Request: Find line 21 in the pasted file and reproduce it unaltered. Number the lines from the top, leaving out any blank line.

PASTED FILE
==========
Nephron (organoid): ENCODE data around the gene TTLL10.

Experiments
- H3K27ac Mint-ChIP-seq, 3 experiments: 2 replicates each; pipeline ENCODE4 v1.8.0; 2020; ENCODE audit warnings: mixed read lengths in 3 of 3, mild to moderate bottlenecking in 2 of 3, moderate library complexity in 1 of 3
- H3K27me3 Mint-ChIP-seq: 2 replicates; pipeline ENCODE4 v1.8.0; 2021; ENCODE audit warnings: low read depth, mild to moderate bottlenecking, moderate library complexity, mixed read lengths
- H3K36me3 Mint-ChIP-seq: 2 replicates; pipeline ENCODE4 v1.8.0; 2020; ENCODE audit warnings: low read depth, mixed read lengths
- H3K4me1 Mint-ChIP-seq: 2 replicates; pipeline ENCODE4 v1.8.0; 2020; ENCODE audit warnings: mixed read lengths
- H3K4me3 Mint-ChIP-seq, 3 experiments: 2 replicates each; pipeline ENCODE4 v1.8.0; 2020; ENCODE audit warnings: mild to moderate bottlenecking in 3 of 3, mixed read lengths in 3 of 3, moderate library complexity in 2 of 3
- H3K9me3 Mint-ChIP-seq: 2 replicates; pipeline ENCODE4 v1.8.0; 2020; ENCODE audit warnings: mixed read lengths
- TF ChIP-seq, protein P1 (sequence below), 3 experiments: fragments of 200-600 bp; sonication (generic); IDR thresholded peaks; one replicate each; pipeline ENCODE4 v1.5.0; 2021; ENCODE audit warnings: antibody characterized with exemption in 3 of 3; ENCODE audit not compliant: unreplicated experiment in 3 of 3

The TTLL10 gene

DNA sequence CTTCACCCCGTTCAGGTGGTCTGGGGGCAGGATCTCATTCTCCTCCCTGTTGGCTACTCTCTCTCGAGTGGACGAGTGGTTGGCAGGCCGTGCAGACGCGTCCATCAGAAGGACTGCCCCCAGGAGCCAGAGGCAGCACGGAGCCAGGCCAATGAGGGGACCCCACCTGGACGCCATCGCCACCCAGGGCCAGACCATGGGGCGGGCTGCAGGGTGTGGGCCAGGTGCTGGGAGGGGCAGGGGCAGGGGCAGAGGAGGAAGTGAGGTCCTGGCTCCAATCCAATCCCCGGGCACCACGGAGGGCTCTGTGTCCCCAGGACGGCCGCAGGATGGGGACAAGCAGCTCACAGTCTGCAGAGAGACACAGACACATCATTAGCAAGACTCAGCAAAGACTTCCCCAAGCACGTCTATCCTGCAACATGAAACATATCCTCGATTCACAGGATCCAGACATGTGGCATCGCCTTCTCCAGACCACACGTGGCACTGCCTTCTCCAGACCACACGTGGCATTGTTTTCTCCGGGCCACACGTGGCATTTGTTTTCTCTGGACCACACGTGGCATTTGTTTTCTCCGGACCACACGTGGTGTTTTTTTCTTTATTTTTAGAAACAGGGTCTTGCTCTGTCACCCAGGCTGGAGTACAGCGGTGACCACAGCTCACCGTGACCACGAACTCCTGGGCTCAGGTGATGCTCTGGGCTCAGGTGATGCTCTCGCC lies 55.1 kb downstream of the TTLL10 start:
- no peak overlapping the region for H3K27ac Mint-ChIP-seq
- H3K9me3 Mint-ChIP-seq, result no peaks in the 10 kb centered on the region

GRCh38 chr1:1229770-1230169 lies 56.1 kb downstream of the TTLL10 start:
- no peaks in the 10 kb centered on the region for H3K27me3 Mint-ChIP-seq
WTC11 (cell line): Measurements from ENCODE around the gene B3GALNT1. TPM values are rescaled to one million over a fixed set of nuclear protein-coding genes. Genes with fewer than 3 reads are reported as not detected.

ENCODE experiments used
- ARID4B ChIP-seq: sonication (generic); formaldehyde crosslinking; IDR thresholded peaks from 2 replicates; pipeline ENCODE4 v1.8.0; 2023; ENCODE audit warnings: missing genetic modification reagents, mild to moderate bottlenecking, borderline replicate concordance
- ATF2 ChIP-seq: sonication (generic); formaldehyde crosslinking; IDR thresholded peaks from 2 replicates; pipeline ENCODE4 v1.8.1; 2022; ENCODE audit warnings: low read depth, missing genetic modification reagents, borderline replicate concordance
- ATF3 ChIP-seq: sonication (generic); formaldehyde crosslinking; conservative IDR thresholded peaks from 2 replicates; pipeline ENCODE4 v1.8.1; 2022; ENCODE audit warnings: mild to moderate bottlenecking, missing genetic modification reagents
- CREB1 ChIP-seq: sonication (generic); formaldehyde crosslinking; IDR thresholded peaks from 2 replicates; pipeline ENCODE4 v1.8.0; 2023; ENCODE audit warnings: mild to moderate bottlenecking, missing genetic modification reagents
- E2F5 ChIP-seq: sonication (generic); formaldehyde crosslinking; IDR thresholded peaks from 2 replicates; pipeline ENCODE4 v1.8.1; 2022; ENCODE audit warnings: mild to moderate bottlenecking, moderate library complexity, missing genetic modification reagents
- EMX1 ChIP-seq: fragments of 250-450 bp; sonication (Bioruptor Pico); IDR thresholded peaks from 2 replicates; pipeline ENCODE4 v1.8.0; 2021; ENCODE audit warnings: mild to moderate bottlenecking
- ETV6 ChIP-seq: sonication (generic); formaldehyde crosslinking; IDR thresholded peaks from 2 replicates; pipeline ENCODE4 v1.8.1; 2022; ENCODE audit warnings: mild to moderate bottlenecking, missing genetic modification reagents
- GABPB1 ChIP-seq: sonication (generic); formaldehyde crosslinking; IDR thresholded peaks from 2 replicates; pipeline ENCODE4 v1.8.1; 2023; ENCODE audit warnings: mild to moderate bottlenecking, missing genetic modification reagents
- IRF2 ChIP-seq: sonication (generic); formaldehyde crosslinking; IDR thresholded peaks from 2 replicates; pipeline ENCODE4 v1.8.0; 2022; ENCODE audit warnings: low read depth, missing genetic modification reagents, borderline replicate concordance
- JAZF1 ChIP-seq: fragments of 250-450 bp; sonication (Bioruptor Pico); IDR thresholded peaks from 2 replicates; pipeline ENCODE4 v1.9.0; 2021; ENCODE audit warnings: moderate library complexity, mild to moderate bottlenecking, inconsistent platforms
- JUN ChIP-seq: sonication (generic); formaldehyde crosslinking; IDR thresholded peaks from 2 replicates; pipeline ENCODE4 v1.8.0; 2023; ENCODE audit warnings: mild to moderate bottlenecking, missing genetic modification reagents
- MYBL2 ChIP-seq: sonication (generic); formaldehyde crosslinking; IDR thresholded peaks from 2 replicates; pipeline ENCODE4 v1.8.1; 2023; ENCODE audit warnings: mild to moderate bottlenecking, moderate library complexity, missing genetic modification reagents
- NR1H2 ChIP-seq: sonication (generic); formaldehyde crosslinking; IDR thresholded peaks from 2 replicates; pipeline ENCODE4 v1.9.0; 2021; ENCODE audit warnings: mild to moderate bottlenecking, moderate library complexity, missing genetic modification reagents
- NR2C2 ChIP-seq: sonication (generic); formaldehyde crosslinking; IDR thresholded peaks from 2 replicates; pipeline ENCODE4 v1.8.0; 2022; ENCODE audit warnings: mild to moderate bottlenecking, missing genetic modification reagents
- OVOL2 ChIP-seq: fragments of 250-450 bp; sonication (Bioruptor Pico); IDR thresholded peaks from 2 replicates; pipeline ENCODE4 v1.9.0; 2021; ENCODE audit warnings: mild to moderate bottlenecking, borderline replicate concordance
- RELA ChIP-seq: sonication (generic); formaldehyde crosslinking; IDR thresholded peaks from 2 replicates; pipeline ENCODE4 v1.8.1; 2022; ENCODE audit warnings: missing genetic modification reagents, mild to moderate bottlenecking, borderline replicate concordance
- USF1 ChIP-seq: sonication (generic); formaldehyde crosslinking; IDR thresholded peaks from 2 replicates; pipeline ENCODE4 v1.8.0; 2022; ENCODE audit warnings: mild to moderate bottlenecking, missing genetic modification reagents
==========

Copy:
- CREB1 ChIP-seq: sonication (generic); formaldehyde crosslinking; IDR thresholded peaks from 2 replicates; pipeline ENCODE4 v1.8.0; 2023; ENCODE audit warnings: mild to moderate bottlenecking, missing genetic modification reagents